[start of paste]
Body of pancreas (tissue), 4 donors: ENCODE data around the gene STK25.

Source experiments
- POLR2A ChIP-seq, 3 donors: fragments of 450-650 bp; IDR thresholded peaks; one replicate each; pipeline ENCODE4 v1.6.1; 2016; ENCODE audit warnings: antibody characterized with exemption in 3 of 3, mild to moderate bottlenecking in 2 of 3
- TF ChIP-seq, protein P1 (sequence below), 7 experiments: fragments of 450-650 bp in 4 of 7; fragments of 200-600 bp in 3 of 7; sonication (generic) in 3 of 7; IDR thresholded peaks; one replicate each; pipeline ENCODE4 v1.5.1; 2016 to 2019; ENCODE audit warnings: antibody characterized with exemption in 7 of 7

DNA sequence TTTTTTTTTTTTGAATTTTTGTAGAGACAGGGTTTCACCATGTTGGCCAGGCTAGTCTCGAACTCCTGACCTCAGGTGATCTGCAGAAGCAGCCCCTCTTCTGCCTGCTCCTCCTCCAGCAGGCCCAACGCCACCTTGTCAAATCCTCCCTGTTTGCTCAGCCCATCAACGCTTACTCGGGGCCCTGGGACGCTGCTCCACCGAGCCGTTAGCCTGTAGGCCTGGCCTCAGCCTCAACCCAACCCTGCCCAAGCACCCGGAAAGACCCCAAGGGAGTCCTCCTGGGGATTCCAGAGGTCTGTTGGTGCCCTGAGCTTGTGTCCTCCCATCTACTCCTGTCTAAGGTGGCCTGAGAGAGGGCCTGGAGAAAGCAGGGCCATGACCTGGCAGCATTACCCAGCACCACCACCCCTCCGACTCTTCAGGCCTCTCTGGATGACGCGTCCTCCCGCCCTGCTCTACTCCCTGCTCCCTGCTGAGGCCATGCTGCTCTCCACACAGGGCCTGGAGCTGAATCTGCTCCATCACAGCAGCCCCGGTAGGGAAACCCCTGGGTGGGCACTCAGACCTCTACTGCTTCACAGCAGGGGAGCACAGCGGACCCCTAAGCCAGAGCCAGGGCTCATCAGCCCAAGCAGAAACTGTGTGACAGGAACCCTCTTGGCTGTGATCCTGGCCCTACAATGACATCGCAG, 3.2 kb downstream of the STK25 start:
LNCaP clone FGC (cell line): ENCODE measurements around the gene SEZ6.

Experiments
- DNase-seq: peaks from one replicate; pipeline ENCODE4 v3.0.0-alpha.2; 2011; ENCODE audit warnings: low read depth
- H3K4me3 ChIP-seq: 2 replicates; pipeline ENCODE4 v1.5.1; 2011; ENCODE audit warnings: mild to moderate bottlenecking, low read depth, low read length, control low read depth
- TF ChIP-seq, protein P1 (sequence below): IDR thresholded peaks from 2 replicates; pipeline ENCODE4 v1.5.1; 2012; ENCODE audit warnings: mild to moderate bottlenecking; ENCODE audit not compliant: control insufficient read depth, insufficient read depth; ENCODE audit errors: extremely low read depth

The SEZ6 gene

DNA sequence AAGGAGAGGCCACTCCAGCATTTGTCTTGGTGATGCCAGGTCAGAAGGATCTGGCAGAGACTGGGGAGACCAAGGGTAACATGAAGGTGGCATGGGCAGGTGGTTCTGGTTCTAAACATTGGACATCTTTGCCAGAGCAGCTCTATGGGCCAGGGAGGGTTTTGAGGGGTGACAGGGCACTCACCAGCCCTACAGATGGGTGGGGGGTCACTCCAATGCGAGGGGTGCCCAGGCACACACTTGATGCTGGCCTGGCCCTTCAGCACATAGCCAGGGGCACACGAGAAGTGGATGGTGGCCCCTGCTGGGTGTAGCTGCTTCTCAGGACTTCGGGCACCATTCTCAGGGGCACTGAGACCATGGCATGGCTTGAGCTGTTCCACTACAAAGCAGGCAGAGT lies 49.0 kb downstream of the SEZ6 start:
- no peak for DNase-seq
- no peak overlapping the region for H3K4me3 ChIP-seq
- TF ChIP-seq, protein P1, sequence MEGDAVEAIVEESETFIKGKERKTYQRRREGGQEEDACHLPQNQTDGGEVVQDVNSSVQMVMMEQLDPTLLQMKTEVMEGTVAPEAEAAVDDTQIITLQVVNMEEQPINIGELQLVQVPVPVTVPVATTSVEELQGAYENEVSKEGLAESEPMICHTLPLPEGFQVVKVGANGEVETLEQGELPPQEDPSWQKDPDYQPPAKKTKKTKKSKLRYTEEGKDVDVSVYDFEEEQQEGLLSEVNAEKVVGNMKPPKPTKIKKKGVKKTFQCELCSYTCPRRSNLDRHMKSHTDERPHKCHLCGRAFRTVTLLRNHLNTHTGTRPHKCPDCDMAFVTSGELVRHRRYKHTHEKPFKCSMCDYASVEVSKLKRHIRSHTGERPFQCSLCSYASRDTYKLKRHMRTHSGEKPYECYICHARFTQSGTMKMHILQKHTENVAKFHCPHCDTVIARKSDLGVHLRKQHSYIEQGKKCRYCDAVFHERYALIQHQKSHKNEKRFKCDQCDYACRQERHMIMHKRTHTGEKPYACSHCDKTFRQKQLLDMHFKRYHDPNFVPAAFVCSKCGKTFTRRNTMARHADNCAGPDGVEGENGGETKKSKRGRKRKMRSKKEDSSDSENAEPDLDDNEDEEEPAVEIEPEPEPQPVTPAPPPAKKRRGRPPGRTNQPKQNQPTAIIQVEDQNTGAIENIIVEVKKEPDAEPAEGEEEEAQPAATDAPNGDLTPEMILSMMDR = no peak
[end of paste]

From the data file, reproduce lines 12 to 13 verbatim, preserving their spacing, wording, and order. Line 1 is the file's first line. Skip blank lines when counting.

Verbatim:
DNA sequence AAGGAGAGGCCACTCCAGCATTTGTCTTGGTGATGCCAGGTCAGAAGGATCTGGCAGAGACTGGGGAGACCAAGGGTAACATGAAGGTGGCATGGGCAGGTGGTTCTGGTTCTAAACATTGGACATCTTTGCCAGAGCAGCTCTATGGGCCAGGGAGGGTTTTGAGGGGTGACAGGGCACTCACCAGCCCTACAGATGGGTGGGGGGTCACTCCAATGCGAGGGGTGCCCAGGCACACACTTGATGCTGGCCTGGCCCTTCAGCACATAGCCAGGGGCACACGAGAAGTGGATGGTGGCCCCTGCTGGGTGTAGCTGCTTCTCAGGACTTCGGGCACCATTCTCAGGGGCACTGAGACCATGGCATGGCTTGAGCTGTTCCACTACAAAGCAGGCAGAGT lies 49.0 kb downstream of the SEZ6 start:
- no peak for DNase-seq